Converting 20% of global disposable plastic packaging into reuse models is a $10 billion business opportunity that benefits customers and represents a crucial element in the quest to eliminate plastic pollution. All stakeholders need to join forces to create new models of consumption, production and distribution that harness this opportunity while tackling the plastics waste crisis at its source.

Reuse looks at packaging in a fundamentally different way. Rather than a ‘throwaway item’ with the sole purpose of protecting a product, packaging could be designed as part of that product, bringing benefits to businesses and consumers that disposable versions cannot.

A new book - Reuse: Rethinking packaging, released by the Ellen MacArthur Foundation - showcases various reuse models that go far beyond the traditional reusable shopping bag.

From a consumer perspective, all reuse models follow either the principle of ‘refill at home’, ‘refill on the go’, ‘return from home’ or ‘return on the go’, all of which present their own opportunities and challenges.

Four models to stop plastic packaging going to waste
Four models to stop plastic packaging going to waste
Image: Ellen MacArthur Foundation

Based on an assessment of more than 100 reuse models and interviews with more than 50 experts in the field, the Ellen MacArthur Foundation has found six ways that these reuse models can bring significant benefits to both consumers and businesses:

1) Cut costs by making compact products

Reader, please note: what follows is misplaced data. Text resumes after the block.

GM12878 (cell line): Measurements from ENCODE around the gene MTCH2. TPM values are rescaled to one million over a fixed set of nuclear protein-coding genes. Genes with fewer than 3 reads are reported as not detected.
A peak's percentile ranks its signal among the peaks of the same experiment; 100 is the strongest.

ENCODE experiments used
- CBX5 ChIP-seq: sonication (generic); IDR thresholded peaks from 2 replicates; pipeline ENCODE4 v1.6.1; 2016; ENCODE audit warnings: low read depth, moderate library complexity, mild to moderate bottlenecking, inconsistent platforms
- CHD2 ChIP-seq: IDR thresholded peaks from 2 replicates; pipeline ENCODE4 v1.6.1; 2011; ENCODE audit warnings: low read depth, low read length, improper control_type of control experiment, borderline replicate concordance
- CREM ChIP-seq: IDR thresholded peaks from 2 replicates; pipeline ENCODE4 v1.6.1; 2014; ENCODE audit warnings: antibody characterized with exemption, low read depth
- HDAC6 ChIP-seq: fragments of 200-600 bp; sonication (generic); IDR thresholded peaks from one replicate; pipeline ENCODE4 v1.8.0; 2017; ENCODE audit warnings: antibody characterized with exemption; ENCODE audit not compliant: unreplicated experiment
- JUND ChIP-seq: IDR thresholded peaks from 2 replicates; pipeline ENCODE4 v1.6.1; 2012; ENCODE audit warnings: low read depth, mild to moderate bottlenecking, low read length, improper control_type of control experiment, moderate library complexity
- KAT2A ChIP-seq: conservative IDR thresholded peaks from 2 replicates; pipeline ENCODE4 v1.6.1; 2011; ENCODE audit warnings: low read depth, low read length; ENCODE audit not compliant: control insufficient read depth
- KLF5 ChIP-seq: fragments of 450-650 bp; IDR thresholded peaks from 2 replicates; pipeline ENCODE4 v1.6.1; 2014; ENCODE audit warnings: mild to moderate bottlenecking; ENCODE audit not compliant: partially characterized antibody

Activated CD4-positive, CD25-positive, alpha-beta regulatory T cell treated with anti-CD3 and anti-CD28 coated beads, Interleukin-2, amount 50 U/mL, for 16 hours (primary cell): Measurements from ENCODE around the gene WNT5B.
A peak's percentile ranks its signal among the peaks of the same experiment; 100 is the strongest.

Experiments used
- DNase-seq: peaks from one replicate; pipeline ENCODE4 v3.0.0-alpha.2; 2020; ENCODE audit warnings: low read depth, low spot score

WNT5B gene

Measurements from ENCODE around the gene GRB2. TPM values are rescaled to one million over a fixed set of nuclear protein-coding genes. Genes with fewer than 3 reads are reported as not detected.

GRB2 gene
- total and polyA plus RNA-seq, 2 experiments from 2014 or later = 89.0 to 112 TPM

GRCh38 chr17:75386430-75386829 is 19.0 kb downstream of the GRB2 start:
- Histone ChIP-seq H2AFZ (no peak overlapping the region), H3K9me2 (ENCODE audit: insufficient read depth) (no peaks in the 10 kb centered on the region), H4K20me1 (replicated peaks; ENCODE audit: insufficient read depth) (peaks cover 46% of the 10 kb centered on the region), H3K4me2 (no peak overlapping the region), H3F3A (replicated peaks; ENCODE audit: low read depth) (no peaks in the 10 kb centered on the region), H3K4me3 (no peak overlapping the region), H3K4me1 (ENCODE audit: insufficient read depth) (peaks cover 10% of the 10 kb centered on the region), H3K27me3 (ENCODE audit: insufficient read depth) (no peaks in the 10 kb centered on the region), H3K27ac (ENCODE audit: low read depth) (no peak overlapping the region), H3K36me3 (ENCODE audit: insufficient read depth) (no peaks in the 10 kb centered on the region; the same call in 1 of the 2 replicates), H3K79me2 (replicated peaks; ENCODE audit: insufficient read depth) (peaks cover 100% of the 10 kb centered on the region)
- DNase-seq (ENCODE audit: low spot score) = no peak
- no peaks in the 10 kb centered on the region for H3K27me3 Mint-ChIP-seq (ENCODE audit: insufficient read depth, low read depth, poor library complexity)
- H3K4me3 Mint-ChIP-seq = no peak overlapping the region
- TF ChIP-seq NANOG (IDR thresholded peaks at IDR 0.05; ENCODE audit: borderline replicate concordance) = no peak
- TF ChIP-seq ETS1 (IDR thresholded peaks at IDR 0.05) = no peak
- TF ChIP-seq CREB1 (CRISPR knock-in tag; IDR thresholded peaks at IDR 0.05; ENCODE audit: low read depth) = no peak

Supplying refills for reusable containers in highly concentrated form reduces transport costs by up to 90%. For example, Blueland offers window cleaning detergent in tablet form.

2) Meet individual needs through customization

Some reuse models allow consumers to personalize their purchases. For example, Pepsi Spire, a soda dispensing solution, lets users mix and match flavours, choose their desired quantity, and personalise the packaging.

3) Optimise operations by sharing designs

Sharing reusable packaging designs across brands and value chains achieves economies of scale for distribution and logistics. One example is the reusable universal bottle launched across all brands of Coca Cola Brazil.

4) Build brand loyalty with deposit and reward schemes

Deposit and reward schemes for reusable packaging can increase brand loyalty. For example, Repack rewards customers with discount vouchers for online shopping when they return their reusable e-commerce packaging.

5) Improve customer experience with superior design

The Loop platform improves the consumer experience by offering products from known brands in durable, reusable packaging with an enhanced look, feel or functionality (for example, double-walled metal tubs that keep ice cream cold for hours outside the freezer). This is possible because the production cost is divided over many uses.

6) Gather intelligence by using smart systems